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Pope’s Christmas Appeal - Vaccines for all; Needy, Vulnerable First.

pope francis
Image by Annett_Klingner from Pixabay

Pope Francis, on his Christmas Day message, used the opportunity to say that the Coronavirus vaccines must be available for all, and pleaded with states to cooperate in the race to emerge from and fight through this pandemic. He insisted that the first in line for these vaccines should be the most vulnerable and needy, regardless of who holds the patents for the shots. Francis called the development of such vaccines a “light of hope” for the world. 

Today, in this time of darkness and uncertainty during the pandemic, different lights of hope appear, like the discovery of the vaccines. They must be available to everyone," the Pope said on Friday during his traditional Urbi et Orbi (to the city and the world) message at the Vatican. 

Pope Francis urged world leaders, pharmaceutical companies and international agencies "to promote cooperation and not competition" in guaranteeing widespread availability of COVID-19 vaccines from multiple companies like Pfizer, Moderna and AstraZeneca.

In his message, the Pope also offered prayers for other victims around the world, and asked for peace in war-stricken countries around the world, like Syria, Yemen and Iraq. he expressed hope for the end of suffering in Lebanon, which has had an uproarious year, and continued dialogue in the perpetual drive for Israeli-Palestinian peace.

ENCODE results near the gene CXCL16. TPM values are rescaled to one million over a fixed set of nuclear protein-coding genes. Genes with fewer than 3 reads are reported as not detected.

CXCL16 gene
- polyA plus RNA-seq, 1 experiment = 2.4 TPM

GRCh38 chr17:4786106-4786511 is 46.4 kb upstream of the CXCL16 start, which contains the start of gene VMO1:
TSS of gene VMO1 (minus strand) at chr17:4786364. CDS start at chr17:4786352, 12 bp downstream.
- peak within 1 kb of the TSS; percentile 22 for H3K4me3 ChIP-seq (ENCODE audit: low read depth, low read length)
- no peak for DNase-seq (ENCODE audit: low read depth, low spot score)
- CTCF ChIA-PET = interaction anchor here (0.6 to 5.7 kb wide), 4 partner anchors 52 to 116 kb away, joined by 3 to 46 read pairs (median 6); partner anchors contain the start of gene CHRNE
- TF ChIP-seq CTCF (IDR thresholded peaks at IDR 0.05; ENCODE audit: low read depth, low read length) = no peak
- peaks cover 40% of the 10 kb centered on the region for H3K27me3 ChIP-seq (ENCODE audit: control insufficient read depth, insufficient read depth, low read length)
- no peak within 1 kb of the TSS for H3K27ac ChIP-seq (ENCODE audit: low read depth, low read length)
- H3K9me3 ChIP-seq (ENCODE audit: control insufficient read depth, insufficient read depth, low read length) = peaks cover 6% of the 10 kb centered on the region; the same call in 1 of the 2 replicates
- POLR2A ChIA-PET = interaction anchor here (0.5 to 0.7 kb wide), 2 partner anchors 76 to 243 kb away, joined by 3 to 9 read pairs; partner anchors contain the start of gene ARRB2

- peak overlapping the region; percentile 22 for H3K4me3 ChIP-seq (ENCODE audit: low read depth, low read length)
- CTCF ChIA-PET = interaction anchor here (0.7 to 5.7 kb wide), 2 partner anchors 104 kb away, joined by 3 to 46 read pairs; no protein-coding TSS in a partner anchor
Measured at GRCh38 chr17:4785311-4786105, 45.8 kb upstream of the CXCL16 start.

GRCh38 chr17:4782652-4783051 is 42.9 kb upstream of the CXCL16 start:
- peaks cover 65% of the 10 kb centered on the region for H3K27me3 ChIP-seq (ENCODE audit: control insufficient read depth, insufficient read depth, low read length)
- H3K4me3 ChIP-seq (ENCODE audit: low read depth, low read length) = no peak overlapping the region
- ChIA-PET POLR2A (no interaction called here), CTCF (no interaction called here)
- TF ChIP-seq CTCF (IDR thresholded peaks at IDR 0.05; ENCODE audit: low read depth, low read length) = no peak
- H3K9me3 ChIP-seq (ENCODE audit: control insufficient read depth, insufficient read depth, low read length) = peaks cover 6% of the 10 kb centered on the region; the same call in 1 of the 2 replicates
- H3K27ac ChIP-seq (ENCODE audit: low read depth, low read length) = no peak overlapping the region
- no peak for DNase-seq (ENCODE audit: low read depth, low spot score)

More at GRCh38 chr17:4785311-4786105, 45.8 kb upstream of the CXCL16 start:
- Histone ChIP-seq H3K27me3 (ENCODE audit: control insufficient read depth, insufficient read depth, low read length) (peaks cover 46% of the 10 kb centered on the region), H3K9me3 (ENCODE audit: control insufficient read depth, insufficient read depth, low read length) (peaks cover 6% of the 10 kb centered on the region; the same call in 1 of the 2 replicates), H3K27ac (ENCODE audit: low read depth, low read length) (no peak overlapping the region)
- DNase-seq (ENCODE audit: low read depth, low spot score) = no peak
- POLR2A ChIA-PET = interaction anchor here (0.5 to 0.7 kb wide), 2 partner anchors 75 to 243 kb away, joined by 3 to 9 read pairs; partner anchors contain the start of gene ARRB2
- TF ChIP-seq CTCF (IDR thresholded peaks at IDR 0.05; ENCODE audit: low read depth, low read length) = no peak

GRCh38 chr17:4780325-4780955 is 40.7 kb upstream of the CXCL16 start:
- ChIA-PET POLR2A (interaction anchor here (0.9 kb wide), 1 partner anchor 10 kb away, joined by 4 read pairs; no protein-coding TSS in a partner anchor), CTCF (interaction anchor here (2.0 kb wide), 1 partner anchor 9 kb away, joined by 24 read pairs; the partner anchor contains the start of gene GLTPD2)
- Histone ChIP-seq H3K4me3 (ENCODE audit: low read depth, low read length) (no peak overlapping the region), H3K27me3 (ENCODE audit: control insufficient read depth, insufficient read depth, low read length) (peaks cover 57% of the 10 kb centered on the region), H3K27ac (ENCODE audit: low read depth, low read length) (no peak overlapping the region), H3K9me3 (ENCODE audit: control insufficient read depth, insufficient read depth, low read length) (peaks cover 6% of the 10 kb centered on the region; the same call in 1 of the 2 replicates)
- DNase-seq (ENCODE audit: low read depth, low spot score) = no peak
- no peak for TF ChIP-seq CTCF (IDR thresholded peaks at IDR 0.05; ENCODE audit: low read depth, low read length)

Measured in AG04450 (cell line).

Where normally, scores of thousands of people would have crowded into St. Peters Square to watch the address, the Pope, this year read his message from inside a cavernous hall at the Apostolic Palace, with two Christmas trees and blinking lights. Italy’s lockdown restrictions during the holiday season allow people to leave their homes on Christmas for only urgent reasons like work, health, visits to nearby loved ones or exercise close to home.

Francis prayed that the birth of Jesus would inspire people to be “generous, supportive and helpful'' to those in need, including those struggling with ”the economic effects of the pandemic and women who have suffered domestic violence during these months of lockdown."

He urged the world to work together, irrespective of differences.